Wednesday, June 25, 2008

Che you, Che me

We received an email last week informing us that our use of the famous and oft-silkscreened reproduction of Che Guevara on our popular and thought-provoking "I HAVE NO IDEA WHO THIS GUY IS" tee was an infringement of someone else's copyright, which was incredibly surprising, considering the incredibly vast proliferation of the image on everything from t-shirts to Mike Tyson's abdomen – which is what our tee is satirizing in the first place.

Here's what Wikipedia has to say regarding the current legal status of the image:

The legal ownership and copyright of Guerrillero Heroico is complex and un-established internationally. Since Korda's 2001 death, his heirs have even been disputing among themselves copyright ownership of the famous picture. Korda's daughter, Diana Diaz, has pursued one successful lawsuit in 2003 in France against a Paris-based press rights group Reporters Without Borders for using the Che photograph in a poster campaign, decrying Cuba as "the world's largest jail," aimed at dissuading French tourists from vacationing in Cuba after the jailing of 29 dissident journalists. After her successful legal challenge, Korda's daughter declared to the Cuban newspaper Granma that "Reporters Without Borders should call themselves Reporters Without Principles." As for the charge of jailing dissident journalists, Reporters Without Borders has been described as an "ultra-reactionary" organization by the official Cuban state newspaper Granma.

In 2007, legal analyst Sarah Levy addressed the potential legal status of the famous image in Cuba and the United States. It is her ultimate contention that, in Cuba, "despite the claims of ownership from Korda's heirs, the State would now hold any rights associated with the photograph." However, regarding the United States, she postulates that "Under the relatively low requirements articulated by U.S. courts, Korda's Guevara image should obtain copyright protection. She ends her article by declaring that "The outcome of future litigation hinges upon the duration of protection available within a jurisdiction." In regards to the more commonly disseminated sylized version of the photo, lawyers say it will be an uphill struggle to deter non-photographic use of such a widely reproduced image, other than in countries like Italy where laws protect image rights.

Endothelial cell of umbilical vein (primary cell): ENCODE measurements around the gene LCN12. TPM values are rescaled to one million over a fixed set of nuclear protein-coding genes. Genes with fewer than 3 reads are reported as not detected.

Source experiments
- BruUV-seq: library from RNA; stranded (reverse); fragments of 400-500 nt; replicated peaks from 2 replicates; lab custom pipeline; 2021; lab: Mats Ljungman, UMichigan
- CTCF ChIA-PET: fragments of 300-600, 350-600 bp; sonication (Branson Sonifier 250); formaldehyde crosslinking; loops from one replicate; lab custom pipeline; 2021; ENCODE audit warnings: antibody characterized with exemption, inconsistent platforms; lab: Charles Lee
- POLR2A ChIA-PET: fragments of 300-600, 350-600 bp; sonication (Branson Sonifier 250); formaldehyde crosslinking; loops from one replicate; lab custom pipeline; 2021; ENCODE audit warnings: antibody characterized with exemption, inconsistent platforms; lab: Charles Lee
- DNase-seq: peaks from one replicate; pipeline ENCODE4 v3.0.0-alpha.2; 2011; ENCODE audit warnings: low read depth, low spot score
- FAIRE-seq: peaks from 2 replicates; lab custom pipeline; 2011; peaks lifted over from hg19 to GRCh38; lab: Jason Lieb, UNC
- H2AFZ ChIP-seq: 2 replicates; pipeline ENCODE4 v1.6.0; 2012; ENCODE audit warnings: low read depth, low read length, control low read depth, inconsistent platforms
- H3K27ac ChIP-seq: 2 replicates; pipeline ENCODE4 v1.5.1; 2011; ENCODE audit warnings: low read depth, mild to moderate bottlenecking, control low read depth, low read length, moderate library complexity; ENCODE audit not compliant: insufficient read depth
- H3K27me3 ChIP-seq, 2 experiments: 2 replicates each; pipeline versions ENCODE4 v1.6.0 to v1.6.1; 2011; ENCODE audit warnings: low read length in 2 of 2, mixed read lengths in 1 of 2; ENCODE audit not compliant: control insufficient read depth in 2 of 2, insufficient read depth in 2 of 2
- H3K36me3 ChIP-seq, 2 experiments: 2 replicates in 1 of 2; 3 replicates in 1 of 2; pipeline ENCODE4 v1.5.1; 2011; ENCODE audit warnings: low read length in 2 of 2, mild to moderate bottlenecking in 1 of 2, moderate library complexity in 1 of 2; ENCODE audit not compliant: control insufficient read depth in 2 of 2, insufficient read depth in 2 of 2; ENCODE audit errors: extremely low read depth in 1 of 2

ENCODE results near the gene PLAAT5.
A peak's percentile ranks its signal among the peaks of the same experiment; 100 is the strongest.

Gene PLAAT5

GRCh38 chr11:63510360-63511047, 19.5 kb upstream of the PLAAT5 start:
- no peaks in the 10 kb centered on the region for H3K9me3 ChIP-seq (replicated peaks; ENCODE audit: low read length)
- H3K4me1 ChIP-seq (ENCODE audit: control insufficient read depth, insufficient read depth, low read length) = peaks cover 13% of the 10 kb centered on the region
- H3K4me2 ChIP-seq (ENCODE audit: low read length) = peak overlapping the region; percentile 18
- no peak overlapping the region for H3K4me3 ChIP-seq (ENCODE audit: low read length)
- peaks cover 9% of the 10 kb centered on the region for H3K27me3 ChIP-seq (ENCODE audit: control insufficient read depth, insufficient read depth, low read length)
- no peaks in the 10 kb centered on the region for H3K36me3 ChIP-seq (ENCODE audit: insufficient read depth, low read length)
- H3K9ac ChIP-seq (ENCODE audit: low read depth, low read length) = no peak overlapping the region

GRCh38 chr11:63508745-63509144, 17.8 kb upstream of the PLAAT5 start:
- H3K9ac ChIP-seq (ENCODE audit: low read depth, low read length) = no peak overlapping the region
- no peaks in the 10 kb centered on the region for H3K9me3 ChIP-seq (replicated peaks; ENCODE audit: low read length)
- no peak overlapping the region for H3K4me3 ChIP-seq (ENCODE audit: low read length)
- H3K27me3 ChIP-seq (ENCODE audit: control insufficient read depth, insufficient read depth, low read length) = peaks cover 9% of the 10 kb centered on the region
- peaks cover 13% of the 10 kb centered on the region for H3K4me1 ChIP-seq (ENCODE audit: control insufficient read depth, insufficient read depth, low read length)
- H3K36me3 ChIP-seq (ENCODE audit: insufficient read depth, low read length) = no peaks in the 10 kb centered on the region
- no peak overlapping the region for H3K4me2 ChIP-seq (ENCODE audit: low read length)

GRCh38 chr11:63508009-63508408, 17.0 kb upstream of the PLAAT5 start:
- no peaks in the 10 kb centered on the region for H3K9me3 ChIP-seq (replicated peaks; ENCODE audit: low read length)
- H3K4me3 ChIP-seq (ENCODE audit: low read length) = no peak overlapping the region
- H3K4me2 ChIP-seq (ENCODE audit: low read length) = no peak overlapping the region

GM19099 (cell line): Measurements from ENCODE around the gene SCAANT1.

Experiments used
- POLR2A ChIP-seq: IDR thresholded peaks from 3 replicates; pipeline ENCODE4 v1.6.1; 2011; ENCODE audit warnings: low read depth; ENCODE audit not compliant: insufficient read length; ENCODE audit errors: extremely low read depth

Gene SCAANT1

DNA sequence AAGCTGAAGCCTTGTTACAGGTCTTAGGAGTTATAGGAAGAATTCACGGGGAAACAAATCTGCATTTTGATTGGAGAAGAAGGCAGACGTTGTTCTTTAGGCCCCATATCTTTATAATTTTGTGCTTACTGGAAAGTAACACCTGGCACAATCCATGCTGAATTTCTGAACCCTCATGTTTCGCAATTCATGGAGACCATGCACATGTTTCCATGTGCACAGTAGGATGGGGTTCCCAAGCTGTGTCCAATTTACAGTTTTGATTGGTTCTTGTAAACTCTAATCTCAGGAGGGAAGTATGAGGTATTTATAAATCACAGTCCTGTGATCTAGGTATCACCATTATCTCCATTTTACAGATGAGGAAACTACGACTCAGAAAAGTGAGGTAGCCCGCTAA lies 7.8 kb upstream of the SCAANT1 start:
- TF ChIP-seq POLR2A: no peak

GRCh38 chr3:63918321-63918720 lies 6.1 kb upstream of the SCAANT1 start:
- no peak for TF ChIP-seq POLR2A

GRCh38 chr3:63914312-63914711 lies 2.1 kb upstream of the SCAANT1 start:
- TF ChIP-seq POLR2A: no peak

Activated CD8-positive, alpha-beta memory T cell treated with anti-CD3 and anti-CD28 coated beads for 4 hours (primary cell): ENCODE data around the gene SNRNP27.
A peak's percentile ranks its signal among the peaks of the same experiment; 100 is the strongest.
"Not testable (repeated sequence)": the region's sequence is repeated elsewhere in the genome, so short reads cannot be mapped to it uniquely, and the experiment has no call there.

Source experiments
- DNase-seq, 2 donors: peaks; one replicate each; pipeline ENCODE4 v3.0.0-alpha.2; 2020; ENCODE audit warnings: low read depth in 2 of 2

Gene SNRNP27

Ariana Hernández-Reguant also addressed the legality in 2004, with a less promising view towards Korda's heirs being able to establish ownership over the image, in Copyrighting Che: Art and Authorship under Cuban Late Socialism. She notes how in reference to the case of (Korda v. Lintas & Rex), "There was never any official ruling on whether the depiction constituted a violation of copyright." The author goes on to state that "Korda took the picture while working for a state-run newspaper, his actual property rights would be questionable under both Cuban and international law."

In regards to Che Guevara's heirs, they also believe they have a legal justification in preventing the images "exploitation." Guevara's Cuban widow Aleida March, who will lead the effort from the Che Guevara Studies Center, stated in 2005 that "We have a plan to deal with the misuse. We can't attack everyone with lances like Don Quixote, but we can try to maintain the ethics of Guevara's legacy." In reference to this pronouncement, Guevara's daughter Aleida Guevara told Reuters, "It will be costly and difficult because each country has different laws, but a limit has to be drawn." Despite Guevara's family's verbal commitment, such a challenge has yet to be conducted in court.

Actual legal claim to the image notwithstanding, we've been inspired to avoid involvement in any international skullduggery and copyright claims by tossing out the drawing of the Korda image and updating our shirt to portray "Che" with a puzzled face that supports the punchline that is the real message of our design – that many of the people you see wearing a Che tee have, at best, a vague grasp of the history behind the man displayed on their chest. We think the tee is actually funnier now:

So – whose actual image did I reference in drawing the new design? What face could stand in to allow me to capture the spirit of what "Che Guevara completely stumped as to his own identity" would look like? I started sketching a beret and moustache onto several pictures of confused faces and decided to go with, well ... a confused "Face":

That's right, under that revolutionary beret and moustache – our model was none other than The A-Team's Dirk Benedict.

Sunday, June 15, 2008